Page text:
Dave

 

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indeed, you might well drive a relay shield with a transistor (well, another transistor, since they are already so equipped) and it may well then talk listen to your accessory decoder without the Arduino.  Indeed, it may not even need the transistor.

 

eBay is your friend...  starting from £2.45

 

hth

Simon

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Thanks for those pointers. That looks like one element sorted save that the relays look to be single pole so I'll need the multi channel versions.

 

I assume that that board/shield simply plugs onto the Arduino?

 

That would just leave the home-made Lenz ABC braking module (BM1) to be catered for presumably as a separate board. Could that be "plugged into" the Arduino so that only one set of fixings are required for the hole assembly?

 

Would I be right in thinking that using an eight channel module would allow me to have up to four pairs of relays driven by an Arduino Nano and recognising 4 different accessory addresses? Although slightly deviating from the purpose of this thread it would seem that provided all 4 track sections are located in the same power district, I'd only need a single pseudo BM1 with an input from the overall track power source and individual outputs to each set of relay pairs. Does that sound correct?

 

The Arduino obviously requires a power source. I believe this is a bit flexible voltage wise although non of the relay shields that I'm looking at on eBay indicate their working current. Can the dcc accessory bus be used as that power supply source and is it with or without a separate board.

 

Please excuse the questions, the working system, which could see two or three of the circuits driven by a single Arduino, needs to be located in a weatherproof box outdoors and minimising the box size is also high on the requirement list if it is possible.

 

Thanks once again for the help so far.

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In principle what Ray describes will work. 

 

I'd make sure the "power" to the relays is from the power source, not via the Nano - Nano's have a very low current output and can go "pfff" rather easily.  If using a Uno or Mega, then power from the processor board is substantially higher.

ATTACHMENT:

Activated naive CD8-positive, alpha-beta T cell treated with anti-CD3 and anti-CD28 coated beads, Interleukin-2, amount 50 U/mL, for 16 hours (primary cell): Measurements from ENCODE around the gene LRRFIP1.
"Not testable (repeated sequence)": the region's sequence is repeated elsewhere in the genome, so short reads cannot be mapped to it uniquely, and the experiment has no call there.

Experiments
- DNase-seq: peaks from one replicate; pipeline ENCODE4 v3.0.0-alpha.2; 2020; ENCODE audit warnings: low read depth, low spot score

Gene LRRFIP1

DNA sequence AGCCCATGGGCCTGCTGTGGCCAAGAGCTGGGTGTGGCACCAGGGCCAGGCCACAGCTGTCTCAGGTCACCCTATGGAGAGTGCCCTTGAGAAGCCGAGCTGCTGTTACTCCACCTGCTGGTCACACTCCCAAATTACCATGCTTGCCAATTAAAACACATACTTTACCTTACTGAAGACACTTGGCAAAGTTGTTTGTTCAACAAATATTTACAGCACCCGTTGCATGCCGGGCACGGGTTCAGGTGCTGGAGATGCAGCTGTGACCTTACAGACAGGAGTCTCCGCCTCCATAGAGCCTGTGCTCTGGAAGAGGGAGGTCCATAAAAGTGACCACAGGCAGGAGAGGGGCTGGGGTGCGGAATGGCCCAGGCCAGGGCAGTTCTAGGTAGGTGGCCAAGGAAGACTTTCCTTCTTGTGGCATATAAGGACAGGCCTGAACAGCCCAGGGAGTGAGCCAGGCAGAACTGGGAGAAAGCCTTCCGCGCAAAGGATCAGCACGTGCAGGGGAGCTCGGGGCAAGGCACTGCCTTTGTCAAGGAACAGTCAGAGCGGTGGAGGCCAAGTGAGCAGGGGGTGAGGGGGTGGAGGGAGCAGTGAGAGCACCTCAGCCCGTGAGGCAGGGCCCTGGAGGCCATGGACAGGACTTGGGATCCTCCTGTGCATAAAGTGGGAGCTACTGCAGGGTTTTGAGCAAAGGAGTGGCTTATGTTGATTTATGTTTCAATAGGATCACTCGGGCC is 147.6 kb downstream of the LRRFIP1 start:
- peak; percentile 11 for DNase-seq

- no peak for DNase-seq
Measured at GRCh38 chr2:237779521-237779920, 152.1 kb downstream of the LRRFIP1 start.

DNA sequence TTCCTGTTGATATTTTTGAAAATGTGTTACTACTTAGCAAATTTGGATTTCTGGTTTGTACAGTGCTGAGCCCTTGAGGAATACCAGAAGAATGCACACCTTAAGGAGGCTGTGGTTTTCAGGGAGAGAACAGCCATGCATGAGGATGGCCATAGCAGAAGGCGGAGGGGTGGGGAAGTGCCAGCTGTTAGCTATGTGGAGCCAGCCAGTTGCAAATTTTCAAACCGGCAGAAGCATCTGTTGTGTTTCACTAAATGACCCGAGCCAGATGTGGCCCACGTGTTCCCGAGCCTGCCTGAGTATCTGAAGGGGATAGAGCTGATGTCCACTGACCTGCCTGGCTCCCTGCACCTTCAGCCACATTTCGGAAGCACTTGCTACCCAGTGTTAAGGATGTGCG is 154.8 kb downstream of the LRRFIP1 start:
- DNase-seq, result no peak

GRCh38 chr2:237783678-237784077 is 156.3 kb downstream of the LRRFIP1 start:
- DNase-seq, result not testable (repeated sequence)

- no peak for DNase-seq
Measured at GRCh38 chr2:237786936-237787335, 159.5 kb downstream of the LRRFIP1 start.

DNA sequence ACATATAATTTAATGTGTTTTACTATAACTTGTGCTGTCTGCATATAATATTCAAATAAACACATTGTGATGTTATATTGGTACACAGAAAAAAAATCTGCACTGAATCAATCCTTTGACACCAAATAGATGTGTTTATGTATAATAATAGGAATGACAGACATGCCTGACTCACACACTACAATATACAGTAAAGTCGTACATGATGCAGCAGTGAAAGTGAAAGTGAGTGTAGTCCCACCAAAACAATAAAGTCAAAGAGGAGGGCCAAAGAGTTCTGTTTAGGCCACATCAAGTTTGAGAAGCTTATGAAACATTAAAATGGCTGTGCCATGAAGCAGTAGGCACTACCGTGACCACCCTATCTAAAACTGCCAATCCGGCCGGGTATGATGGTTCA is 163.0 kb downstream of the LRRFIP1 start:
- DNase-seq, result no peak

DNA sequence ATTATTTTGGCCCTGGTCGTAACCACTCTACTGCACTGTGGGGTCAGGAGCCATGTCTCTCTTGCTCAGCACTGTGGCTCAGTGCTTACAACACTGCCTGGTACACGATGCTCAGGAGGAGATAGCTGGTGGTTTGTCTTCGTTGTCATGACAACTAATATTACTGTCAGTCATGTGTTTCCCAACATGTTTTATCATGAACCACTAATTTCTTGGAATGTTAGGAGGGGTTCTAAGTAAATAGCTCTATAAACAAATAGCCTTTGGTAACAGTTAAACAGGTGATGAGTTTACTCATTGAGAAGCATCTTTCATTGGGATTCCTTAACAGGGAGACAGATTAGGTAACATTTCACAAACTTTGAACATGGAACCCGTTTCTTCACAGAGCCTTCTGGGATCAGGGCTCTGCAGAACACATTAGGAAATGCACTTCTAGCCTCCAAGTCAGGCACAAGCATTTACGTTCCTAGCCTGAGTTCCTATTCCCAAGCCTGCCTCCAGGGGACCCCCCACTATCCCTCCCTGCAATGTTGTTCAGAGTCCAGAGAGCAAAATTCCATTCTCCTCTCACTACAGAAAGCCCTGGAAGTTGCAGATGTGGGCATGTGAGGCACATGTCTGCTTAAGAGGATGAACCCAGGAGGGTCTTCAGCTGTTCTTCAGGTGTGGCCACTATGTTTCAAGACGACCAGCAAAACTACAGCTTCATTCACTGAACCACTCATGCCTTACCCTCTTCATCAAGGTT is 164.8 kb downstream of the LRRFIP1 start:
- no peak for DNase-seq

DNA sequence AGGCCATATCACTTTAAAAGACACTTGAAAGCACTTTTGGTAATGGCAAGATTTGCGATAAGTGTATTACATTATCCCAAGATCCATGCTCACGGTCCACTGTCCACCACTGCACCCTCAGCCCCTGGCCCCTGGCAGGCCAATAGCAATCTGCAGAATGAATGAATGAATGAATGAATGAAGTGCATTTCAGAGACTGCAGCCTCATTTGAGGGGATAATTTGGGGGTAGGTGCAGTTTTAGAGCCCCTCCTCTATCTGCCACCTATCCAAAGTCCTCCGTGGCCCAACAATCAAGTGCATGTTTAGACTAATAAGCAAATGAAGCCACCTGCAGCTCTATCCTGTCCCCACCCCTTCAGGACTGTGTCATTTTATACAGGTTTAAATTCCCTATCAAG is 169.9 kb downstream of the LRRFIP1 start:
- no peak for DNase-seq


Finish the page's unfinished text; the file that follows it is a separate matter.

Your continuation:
Powering from DCC can be done, needs a rectifier (four fast-recovery diodes as a bridge rectifier), and then voltage regulator to bring the volts down to suitable for the Nano and the power to the relay bank.  Whether that's two regulators (one for Nano, one for relays) or one is a fine detail on the power requirements. 

 

Using DCC power is an expensive way of getting power - each Amp of DCC power costs a lot of pounds in the cost of boosters.   If you've got an excess of DCC power, then its fine, the power is already paid for, but otherwise a DC power-brick is a lot cheaper.  

 

   

- Nigel

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Thanks Nigel

 

There are two 12v supplies one feeding from opposite ends of the layout towards the middle so that's probably the way to go.

 

The Uno has an input power connector, that bit I've seen. Is that power line taken through to the Relay board or does the relay board have another power input connector?

 

I'm hoping that with only a 12v supply on the layout we could connect the two boards direct to that supply and not have to build our own voltage drop down circuit.

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A Uno/Mega has the power input socket, which takes at least up to 12v, a genuine Uno/Mega can handle more volts, though not recommended.   I tend to run them on about 7.5 to 8v.    On the pins on a Uno/Mega there are "Vin" (ie. what you're putting in), 5v and 3.3v.   You can power relays from there.  

 

If you have 12v relay coils, I'd power them direct from the 12v supply, no point going via Uno.  If you have 5v relay coils, then can use the 5v on the Uno/Mega.   

Connect the ground from the relay board and the Uno/Mega together, and to the ground (0v) of the DC power supply.   

 

- Nigel

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I’d recommend powering the relays separately, they are hungry when on, and if you end up with a brown out once in a blue moon, it’ll be because several are imposing a load the Arduino can’t handle.  
 

78xx regs are cheap as chips if a bit inefficient, I’d go that way hell, you could buy a wall wart for each relay block, though you’d then need lots of 13A sockets...  I guess you can’t win :)

 

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1 hour ago, Simond said: